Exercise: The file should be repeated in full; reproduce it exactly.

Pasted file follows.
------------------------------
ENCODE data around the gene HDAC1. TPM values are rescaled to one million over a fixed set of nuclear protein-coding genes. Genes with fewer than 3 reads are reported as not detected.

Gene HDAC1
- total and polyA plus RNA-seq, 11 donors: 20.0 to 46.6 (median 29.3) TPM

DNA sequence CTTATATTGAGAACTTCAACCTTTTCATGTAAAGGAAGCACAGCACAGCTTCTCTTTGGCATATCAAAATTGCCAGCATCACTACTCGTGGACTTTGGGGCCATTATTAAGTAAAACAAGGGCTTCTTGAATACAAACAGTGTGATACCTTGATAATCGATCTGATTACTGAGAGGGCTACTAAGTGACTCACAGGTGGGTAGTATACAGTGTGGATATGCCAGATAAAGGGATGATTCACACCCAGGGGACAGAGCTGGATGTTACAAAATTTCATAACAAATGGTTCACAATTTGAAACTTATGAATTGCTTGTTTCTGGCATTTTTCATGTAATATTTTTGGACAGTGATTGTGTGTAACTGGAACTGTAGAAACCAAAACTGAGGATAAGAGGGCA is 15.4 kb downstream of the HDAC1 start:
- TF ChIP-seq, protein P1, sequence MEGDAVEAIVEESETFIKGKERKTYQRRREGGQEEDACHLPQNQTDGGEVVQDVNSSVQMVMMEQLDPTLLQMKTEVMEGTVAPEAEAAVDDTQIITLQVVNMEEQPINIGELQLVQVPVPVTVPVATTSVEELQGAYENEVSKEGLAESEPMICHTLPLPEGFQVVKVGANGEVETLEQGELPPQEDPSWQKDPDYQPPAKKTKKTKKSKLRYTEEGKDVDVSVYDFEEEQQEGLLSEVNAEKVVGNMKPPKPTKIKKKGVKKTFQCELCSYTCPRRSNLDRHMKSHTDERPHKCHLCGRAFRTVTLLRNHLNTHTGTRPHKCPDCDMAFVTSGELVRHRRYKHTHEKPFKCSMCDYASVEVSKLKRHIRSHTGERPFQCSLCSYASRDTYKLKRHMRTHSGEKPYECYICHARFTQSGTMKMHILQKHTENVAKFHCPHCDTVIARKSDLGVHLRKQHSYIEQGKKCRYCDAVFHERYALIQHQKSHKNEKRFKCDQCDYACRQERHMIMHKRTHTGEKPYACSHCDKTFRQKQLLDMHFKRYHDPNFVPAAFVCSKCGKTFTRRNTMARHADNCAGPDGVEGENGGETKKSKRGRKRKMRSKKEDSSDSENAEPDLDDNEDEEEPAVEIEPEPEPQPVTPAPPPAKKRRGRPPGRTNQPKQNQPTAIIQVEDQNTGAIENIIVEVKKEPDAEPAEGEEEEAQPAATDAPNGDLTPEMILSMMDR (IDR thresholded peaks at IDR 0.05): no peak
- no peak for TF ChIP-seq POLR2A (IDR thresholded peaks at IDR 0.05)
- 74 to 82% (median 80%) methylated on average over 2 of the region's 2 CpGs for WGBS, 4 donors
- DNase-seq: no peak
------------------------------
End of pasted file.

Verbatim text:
ENCODE data around the gene HDAC1. TPM values are rescaled to one million over a fixed set of nuclear protein-coding genes. Genes with fewer than 3 reads are reported as not detected.

Gene HDAC1
- total and polyA plus RNA-seq, 11 donors: 20.0 to 46.6 (median 29.3) TPM

DNA sequence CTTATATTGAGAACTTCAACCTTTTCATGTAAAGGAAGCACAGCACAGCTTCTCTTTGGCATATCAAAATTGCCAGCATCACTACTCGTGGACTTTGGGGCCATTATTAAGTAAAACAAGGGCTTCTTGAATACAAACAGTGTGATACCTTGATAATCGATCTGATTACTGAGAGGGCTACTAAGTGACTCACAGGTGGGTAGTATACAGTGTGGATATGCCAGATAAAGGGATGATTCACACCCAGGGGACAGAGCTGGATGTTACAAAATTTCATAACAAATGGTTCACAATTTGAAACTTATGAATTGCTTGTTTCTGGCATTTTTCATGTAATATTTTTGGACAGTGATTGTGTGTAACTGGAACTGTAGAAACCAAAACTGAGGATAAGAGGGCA is 15.4 kb downstream of the HDAC1 start:
- TF ChIP-seq, protein P1, sequence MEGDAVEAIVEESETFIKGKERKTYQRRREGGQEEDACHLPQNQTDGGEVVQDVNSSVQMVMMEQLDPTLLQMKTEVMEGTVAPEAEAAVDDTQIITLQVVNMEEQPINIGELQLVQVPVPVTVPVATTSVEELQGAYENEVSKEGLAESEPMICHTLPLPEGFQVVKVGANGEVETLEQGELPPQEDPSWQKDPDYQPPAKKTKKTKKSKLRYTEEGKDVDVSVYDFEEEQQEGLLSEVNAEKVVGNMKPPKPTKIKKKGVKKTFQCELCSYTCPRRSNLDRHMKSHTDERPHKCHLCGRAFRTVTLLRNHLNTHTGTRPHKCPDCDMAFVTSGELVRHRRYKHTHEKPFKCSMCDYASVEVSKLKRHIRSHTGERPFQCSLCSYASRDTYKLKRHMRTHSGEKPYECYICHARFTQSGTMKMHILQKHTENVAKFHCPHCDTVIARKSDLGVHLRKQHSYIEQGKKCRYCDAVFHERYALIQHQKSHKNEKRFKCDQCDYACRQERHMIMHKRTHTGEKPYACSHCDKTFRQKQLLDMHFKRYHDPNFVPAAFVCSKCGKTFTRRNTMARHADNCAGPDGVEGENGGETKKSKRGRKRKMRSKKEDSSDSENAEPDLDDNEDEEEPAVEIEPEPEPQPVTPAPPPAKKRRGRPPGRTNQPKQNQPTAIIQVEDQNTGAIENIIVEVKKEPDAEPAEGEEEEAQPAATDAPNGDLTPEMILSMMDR (IDR thresholded peaks at IDR 0.05): no peak
- no peak for TF ChIP-seq POLR2A (IDR thresholded peaks at IDR 0.05)
- 74 to 82% (median 80%) methylated on average over 2 of the region's 2 CpGs for WGBS, 4 donors
- DNase-seq: no peak